Obviously I have learned things that will help me with teaching yoga — things like sequencing, how to modify poses, learning about fascia and connective tissue, setting up a welcoming environment for class, different styles of yoga, etc.

But what I didn’t expect going into this was how much I would learn about myself. This was absolutely a self-development program. You can’t teach yoga as a purely physical act (well, I suppose you could, but that’s not the intent). So if yoga requires attention to thought and emotion and inner harmony in order to achieve a rewarding physical practice, a yoga teacher will have to be attuned to that in his/her own life before teaching.

Yoga is an eight-limbed path (“ashtanga”). The physical practice, asana, is just one of the eight limbs. The first two are yama and niyama — things to avoid in your life and things to embrace. Avoid violence, untruth, and greediness. Embrace purity, contentment, and self-discipline. Only then can you begin to work on the physical practice.

My other major takeaways from training:

* Keep an open mind. In September, I was all like, “I love Ashtanga! I only want to practice and teach Ashtanga! Ashtanga is the best! I dislike other styles of yoga!” But had I ever tried other styles of yoga? In small doses here and there, but I had no experience with yin, Bikram, restorative, etc. And what did I discover? I like those styles, too! Will I become a devotee of those styles? Probably not, because I still feel called toward Ashtanga. But I had the exposure to different styles and learned to appreciate them for what they are and how they serve the body and mind.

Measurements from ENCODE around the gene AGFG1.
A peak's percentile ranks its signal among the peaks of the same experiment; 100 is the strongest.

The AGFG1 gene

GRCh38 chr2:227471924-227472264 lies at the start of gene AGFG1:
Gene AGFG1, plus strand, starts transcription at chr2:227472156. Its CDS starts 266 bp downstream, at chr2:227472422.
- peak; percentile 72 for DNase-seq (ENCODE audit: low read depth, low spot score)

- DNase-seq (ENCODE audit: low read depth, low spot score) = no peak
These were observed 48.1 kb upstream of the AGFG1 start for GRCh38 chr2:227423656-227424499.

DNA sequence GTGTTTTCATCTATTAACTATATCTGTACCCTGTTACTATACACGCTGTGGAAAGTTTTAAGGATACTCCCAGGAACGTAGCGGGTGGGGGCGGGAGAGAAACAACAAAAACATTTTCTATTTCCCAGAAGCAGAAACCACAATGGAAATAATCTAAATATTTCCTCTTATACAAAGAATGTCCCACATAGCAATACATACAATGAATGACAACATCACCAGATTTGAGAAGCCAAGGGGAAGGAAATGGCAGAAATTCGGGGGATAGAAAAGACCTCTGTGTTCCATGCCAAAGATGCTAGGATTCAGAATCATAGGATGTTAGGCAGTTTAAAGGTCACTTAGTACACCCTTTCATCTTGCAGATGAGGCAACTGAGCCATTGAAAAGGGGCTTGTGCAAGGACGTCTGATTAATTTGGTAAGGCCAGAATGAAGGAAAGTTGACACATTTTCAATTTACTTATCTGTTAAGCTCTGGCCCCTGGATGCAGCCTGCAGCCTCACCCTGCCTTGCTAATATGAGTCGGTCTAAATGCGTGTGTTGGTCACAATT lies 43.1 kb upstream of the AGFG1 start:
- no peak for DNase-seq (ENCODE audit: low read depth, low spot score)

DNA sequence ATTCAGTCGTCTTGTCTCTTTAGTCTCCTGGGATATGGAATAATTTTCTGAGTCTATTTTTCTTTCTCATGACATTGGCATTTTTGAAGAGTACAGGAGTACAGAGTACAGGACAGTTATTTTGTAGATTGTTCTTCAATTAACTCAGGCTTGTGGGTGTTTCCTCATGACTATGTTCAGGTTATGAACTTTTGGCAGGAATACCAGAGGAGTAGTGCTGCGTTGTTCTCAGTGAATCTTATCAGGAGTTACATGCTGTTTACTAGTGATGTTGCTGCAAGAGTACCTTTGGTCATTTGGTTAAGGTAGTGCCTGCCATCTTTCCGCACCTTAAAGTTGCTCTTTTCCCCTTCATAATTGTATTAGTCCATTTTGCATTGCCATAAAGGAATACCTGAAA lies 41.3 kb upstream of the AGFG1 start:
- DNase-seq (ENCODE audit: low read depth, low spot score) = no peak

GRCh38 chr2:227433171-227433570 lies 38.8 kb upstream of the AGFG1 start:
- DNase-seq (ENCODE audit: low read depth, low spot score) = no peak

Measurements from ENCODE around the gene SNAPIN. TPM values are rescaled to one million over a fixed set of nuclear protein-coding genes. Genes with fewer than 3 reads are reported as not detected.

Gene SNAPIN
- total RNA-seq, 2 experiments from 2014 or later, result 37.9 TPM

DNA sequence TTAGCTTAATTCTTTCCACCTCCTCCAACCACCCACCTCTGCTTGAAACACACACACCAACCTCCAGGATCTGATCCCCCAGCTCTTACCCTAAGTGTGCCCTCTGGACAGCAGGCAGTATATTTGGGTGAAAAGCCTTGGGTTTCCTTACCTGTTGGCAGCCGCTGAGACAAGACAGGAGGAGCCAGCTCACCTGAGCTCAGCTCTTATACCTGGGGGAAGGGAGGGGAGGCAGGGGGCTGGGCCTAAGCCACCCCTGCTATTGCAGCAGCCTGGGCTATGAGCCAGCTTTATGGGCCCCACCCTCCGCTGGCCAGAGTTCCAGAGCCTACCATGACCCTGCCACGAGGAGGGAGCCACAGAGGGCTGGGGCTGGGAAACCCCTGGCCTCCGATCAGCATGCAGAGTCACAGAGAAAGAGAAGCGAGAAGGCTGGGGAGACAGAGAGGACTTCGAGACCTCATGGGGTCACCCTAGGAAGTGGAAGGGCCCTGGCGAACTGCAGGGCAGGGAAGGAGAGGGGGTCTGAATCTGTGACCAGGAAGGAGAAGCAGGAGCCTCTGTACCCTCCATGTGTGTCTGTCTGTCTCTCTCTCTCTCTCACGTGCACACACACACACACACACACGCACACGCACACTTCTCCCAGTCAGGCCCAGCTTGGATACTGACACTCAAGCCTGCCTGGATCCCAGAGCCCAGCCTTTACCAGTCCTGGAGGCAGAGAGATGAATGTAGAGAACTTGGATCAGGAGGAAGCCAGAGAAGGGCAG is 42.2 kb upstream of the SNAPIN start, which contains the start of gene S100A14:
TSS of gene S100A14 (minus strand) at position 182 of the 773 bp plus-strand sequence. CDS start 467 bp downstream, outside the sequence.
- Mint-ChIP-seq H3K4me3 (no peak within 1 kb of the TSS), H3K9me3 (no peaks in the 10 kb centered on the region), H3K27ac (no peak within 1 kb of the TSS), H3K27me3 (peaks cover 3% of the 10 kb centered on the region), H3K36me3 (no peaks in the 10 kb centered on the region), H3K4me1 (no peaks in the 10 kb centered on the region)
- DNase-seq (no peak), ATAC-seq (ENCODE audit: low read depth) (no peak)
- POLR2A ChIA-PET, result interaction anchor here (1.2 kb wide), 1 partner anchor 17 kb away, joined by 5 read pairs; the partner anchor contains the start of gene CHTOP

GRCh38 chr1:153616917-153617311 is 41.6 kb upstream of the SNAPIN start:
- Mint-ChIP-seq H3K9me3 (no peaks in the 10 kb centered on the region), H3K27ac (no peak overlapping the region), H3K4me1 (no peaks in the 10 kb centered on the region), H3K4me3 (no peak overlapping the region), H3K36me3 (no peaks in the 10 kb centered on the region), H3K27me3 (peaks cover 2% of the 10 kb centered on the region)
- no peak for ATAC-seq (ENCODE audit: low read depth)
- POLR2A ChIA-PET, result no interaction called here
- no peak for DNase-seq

* “Let the sweat drip.” Wow, this was a mind-changer. I think of this all the time now. When I regularly practiced Ashtanga, I wanted to be cool. I thought if I got warm that I would feel sick or pass out. But heat and sweat are a necessary component of the detoxifying process and I was trying to avoid that because I wasn’t “comfortable.” Well, is life always comfortable? Those uncomfortable moments are the ones we need to get us to where we’re going.

* I now see yoga as a holistic practice. Up until teacher training, it was purely a physical practice for me. That served me well for what I was using it for. I basically used it as cross-training for my other activities like cycling and running. Yoga kept me flexible and for the most part injury-free. But this is like using a car only because it has a nice stereo system. You’re ignoring all the other things the car can do, especially the major things, like getting you from Point A to Point B. The other seven limbs besides asana have opened new possibilities for me.

I highly recommend a yoga teacher training program even if you’re not planning to become a teacher. Several women in my group do not have plans to teach. And even if think you want to teach someday, begin the training knowing that is only going to be a small aspect of what you learn.

I’m excited to continue this journey of yoga education. I have a couple of things planned for the summer that I’m excited about!

That 10 percent…